The most common sites of thrombosis were the veins of the pelvic area and deep veins of the leg (54% to 89%); in approximately 50% of patients PE also occurred (Table 2⇓). Recurrent SVT was more common in PC- and PS-deficient than in AT-III–deficient patients. Ten patients (7%) had MVT, and it is interesting to note that 8 of 10 had various thromboembolic manifestations (mostly DVT) prior to MVT. The median age of MVT occurrence was 40 years (range, 22 to 52). Other thrombotic manifestations are listed in Table 2⇓. Differences in thromboembolic manifestations among the three deficiency states were not observed.
Data on the site of the first thrombotic event are listed in Table 3⇓. DVT+PE and PE were frequent (almost 50%) in patients with AT-III deficiency, although the difference was not statistically significant. In 2 patients with PC deficiency, MVT was the first thrombotic event.
Sixty-three percent of symptomatic patients had recurrent events. The recurrence rate did not differ among the different inhibitor deficiencies (Table 2⇑). The recurrence rate for patients in whom the first thrombotic event had occurred spontaneously was lower (54%) than in those who had developed the first thrombotic event during or after a precipitating condition (72%); this difference was significant at a low level (P<.05). In patients with a first spontaneous event, recurrence was likewise spontaneous in 72%. In those patients in whom the first thrombotic event was not spontaneous, the second event was spontaneous in only 45%. Only 7 of 230 (3%; 1 patient with PC deficiency, 2 with PS deficiency, and 4 with AT-III deficiency) patients had a history of coronary heart disease, stroke, or peripheral artery disease.
Thrombotic Risk After Surgery
Data on 203 surgical procedures (including tonsillectomy, appendectomy, herniotomy, other abdominal operations, caesarean sections, surgery of varicose veins, and orthopedic and gynecologic operations) were obtained. Eighty operations were performed at 14 years of age or younger and without thromboprophylaxis. In only 1 case did a postoperative thrombosis occur (nephrectomy at the age of 4 years because of a neoplasm [Wilms’ tumor] followed by caval vein thrombosis).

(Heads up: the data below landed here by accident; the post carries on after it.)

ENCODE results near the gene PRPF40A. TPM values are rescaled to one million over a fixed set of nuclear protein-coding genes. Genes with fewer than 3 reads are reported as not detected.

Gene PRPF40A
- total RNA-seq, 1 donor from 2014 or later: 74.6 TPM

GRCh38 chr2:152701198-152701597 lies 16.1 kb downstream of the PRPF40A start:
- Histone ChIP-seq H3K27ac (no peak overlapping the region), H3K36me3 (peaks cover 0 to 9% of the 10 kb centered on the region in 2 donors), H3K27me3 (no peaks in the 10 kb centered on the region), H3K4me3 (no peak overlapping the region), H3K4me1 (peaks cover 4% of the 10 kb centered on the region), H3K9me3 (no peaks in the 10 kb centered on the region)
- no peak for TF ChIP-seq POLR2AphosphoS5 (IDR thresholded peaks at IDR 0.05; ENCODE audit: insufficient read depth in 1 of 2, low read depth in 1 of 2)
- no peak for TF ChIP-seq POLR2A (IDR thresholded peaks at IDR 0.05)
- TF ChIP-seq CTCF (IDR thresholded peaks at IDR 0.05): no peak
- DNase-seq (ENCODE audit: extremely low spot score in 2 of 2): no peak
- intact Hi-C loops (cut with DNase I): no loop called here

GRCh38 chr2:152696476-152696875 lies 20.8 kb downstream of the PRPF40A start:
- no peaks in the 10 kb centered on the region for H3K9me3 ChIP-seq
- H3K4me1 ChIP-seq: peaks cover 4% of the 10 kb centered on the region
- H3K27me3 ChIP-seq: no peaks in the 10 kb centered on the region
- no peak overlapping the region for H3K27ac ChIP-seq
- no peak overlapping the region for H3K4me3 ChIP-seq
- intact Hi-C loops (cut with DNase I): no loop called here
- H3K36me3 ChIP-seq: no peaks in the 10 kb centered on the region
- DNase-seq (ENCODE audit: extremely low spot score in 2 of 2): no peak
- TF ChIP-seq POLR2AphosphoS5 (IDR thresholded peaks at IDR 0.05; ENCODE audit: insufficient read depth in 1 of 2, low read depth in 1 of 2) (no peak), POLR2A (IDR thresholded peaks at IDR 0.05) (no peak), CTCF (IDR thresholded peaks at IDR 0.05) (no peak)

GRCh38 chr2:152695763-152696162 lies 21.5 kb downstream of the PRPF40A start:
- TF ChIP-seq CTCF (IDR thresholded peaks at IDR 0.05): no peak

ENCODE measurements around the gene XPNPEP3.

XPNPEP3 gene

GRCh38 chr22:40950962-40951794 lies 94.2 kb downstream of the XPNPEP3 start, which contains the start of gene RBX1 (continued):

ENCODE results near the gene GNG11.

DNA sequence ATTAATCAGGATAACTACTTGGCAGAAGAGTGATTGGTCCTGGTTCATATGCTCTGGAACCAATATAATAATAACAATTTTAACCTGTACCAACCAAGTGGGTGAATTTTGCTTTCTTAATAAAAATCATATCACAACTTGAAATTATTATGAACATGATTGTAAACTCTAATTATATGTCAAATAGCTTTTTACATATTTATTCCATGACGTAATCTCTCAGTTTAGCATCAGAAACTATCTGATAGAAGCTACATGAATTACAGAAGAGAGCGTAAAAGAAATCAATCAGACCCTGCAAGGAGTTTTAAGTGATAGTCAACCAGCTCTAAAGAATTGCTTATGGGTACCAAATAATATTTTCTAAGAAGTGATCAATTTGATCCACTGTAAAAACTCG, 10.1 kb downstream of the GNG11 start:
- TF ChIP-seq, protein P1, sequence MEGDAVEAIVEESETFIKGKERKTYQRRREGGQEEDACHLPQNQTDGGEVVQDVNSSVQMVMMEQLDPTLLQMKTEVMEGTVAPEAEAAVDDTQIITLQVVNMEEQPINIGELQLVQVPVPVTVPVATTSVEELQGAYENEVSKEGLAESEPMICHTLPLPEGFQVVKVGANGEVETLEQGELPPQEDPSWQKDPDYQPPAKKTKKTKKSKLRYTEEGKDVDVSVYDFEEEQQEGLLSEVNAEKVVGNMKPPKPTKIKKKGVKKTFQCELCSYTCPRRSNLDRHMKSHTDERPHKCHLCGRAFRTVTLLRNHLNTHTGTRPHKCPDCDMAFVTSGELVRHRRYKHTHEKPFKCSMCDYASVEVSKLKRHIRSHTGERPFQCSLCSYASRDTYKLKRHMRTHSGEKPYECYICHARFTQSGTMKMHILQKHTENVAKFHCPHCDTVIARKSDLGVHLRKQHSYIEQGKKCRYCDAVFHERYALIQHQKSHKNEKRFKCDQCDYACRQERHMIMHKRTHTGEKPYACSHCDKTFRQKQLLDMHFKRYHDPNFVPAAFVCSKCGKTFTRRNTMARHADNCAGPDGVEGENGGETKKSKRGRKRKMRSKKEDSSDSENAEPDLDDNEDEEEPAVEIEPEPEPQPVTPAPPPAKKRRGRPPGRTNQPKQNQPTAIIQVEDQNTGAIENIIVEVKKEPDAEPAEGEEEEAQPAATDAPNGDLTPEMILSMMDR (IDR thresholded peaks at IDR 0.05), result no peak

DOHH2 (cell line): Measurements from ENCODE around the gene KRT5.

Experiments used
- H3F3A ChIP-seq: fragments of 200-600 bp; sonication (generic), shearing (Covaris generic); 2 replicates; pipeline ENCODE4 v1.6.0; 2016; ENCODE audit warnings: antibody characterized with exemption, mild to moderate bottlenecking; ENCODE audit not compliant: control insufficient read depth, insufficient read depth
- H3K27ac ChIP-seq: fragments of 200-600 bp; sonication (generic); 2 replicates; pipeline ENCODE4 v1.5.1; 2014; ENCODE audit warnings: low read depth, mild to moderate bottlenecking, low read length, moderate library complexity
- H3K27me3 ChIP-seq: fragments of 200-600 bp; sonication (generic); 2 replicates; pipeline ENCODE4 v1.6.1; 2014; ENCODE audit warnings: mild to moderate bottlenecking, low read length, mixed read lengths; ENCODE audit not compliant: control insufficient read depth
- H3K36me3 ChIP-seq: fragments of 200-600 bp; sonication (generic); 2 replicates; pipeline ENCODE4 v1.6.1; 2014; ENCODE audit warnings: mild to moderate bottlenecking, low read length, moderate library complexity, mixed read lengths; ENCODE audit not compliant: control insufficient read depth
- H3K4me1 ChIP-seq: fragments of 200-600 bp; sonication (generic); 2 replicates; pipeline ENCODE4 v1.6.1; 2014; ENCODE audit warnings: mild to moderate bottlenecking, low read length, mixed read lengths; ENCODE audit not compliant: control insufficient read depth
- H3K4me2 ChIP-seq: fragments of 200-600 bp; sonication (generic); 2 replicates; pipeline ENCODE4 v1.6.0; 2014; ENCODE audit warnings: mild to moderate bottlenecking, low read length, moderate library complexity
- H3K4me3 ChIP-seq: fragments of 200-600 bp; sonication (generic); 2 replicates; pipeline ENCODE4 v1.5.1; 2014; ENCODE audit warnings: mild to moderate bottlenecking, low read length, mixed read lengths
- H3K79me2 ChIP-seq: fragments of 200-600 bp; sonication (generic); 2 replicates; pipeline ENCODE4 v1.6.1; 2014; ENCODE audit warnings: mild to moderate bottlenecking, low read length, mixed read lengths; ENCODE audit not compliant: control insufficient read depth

More than half of the operations (123) were performed in patients older than 14, but 38 of 123 procedures were excluded from study because either appropriate postsurgical thromboprophylaxis had been done or the patients did not know whether they had received any thromboprophylaxis or not. In the remaining 85 procedures 25 thromboembolic events (20 DVTs and/or PEs, 1 caval vein thrombosis, and 4 SVTs) occurred. Thromboembolic events occurred after appendectomy (n=5), orthopedic operations (n=5), caesarean section (n=3), other gynecologic operations (n=4), varicose vein stripping (n=1), abdominal surgery other than appendectomy or caesarean section (n=3), herniotomy (n=3), and tonsillectomy (n=1). Surgical procedures with a high risk of postoperative thrombosis were appendectomy (18 cases/5 thromboses), other abdominal operations (7/3), herniotomy (6/3), orthopedic surgery (7/3), and caesarean section (5/3). Only 1 of 53 tonsillectomies was followed by SVT.
Because it appeared that appendectomy was a major triggering factor for thrombosis, detailed data on the thrombotic risk after this procedure are shown (Table 4⇓). Twenty-five appendectomies in patients <14 years old were not followed by thromboembolism, but in 5 of 18 adults appendectomy triggered the thrombosis (DVT in every case at ages 16, 17, 21, 22, and 31 years).
Thrombotic Risk After Injury